Clostridium difficile infection (CDI) has been increasing in incidence, with significant morbidity and mortality, and is subject to geographical and institutional variability. We aimed to characterize epidemiology and clinical manifestations of CDI in a Czech tertiary care center and to identify risk factors of fulminant course.
All adult patients hospitalized with primary CDI in a 3-year period were retrospectively identified. Epidemiological and clinically descriptive data were extracted from medical records. Multivariate analysis was used to identify the risk factors of fulminant course. The relationship between incidence of CDI and antibiotic consumption was evaluated.
Overall, 183 CDI patients, median age 67 years, were enrolled. Hospital-acquired CDI was present in 85% of cases. The incidence of CDI was 1/10 000 patient-days. Hospital-acquired CDI hospital mortality was 22.4%. Severe CDI (SCDI) was identified in 15.8% of patients, with 62% mortality. SCDI patients had longer onset of symptoms to diagnosis interval compared with mild CDI (P=0.05). Multivariate analysis showed that SCDI patients were older (P=0.018), and more frequently had abnormal abdominal physical findings (P=0.001), higher inflammatory markers (P<0.001), higher creatinine (P=0.002), and lower albumin (P<0.001) than patients with mild CDI. Analysis of antibiotic consumption at departments with the highest incidence of CDI showed a trend toward higher incidence of CDI associated with penicillin use (P=0.08) and a negative correlation of CDI incidence with nitroimidazoles consumption (P=0.03).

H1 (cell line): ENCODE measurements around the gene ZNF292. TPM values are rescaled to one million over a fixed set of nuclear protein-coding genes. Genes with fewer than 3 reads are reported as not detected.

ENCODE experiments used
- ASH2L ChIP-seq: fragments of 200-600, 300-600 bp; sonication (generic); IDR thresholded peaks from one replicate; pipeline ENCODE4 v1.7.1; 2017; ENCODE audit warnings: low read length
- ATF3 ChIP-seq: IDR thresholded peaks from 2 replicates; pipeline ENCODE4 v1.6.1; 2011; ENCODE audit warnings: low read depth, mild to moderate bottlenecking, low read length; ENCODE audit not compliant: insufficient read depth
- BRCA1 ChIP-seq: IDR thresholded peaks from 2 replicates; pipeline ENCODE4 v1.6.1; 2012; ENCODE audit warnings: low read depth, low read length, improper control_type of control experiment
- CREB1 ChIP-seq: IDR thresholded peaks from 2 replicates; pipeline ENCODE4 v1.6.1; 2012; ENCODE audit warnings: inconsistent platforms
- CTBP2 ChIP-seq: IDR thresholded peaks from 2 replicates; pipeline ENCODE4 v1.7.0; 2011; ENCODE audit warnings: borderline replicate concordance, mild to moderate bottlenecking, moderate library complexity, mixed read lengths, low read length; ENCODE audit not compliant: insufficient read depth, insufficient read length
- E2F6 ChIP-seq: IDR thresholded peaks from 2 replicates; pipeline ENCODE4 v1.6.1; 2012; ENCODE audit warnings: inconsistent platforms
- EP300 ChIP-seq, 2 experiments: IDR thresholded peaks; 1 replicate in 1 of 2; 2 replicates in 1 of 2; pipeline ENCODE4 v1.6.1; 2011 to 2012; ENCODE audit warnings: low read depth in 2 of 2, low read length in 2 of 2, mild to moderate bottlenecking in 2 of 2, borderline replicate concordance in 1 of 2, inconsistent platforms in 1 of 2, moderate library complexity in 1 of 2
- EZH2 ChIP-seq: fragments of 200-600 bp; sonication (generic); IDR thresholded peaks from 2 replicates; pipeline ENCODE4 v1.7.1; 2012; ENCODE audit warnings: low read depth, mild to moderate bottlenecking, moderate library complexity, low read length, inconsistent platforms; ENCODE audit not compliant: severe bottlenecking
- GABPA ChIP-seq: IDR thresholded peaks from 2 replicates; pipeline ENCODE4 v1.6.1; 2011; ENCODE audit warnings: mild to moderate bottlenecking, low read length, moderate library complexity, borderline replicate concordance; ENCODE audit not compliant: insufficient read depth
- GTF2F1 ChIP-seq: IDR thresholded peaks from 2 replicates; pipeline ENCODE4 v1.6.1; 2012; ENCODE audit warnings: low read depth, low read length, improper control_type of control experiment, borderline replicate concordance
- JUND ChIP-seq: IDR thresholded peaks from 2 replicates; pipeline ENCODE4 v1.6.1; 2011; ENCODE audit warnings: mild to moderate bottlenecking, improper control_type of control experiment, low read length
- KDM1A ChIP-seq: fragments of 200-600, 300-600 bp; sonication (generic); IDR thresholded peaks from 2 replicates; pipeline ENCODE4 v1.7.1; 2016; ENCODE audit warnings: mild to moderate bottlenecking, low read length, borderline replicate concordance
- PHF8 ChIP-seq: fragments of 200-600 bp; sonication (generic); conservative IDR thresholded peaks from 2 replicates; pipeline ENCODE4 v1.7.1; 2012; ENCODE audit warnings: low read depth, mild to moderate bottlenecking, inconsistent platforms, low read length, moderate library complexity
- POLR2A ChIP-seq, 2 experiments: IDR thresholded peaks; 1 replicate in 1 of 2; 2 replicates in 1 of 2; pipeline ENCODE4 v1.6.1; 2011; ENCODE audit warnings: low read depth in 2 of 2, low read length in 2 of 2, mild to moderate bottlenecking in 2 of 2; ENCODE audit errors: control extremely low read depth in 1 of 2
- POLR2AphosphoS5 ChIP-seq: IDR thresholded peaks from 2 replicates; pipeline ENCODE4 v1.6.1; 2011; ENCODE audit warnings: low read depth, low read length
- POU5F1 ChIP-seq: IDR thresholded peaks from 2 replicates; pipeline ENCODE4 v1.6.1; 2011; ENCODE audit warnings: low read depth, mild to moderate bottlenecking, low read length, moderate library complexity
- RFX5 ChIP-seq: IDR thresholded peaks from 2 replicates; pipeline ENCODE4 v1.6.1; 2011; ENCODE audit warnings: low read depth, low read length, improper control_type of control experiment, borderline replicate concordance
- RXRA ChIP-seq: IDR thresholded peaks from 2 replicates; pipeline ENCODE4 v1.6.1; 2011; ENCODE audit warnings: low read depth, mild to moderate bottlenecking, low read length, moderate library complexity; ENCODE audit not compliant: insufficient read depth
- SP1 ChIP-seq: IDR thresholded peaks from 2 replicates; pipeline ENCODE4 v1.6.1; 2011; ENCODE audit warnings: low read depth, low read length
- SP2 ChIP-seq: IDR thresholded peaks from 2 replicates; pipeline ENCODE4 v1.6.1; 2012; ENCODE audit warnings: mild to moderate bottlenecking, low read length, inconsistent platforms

CDI is less frequent in the conditions studied compared with literary data; however, the fulminant form has a very high mortality. Delayed recognition and treatment is a crucial determinant of the severity of CDI. The association between CDI and antibiotic consumption is less clear.